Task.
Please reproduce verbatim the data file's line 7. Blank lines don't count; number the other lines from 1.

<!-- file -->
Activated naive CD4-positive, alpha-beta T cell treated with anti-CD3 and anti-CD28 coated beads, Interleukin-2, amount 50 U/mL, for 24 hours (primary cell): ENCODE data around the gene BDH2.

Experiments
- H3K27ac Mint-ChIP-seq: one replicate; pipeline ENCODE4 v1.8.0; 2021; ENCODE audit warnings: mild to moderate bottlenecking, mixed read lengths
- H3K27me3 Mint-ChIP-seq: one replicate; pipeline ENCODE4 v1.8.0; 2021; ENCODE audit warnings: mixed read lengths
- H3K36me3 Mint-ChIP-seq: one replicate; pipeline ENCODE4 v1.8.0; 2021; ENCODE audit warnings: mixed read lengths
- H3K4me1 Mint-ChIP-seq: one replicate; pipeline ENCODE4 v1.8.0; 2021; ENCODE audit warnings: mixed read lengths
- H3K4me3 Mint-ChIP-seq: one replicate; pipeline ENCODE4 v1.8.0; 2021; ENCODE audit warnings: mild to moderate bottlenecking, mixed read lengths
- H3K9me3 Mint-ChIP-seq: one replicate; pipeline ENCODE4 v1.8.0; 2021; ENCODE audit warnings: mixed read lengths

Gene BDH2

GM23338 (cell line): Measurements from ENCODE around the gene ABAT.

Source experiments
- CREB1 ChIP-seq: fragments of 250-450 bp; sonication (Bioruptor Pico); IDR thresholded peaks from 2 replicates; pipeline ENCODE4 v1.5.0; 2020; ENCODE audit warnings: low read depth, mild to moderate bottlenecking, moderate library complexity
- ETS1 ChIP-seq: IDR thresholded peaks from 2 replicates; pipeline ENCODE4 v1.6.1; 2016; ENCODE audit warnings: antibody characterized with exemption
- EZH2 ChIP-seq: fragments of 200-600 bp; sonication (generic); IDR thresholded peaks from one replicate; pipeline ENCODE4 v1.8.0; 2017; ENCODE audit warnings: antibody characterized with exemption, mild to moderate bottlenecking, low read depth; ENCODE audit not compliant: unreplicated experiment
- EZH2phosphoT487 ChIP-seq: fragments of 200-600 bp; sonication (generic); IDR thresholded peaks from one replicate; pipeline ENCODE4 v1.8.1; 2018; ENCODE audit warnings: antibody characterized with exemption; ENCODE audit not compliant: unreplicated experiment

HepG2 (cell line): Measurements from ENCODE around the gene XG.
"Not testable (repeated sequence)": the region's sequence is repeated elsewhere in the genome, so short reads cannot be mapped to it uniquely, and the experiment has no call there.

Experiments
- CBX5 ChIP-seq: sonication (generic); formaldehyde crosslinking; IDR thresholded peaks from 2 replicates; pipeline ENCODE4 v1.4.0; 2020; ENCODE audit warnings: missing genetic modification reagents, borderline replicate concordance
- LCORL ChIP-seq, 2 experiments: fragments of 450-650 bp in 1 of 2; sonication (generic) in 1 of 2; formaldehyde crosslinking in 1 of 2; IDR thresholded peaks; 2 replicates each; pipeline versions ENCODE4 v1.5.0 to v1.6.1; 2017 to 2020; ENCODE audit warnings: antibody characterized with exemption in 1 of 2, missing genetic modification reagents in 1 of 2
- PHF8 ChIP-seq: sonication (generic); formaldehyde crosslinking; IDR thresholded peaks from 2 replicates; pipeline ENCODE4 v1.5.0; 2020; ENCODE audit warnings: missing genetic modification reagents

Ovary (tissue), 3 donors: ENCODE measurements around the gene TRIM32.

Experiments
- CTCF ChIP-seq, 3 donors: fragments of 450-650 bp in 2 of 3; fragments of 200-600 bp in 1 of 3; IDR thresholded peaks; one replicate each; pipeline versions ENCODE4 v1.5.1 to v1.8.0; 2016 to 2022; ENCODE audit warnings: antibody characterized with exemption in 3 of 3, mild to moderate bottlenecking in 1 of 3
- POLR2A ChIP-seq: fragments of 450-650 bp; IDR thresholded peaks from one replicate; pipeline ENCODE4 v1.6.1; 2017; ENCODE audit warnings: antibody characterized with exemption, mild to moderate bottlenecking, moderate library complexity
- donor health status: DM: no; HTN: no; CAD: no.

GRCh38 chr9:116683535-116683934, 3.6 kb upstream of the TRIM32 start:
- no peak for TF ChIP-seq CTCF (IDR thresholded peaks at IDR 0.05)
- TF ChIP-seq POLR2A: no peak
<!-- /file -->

- H3K4me3 Mint-ChIP-seq: one replicate; pipeline ENCODE4 v1.8.0; 2021; ENCODE audit warnings: mild to moderate bottlenecking, mixed read lengths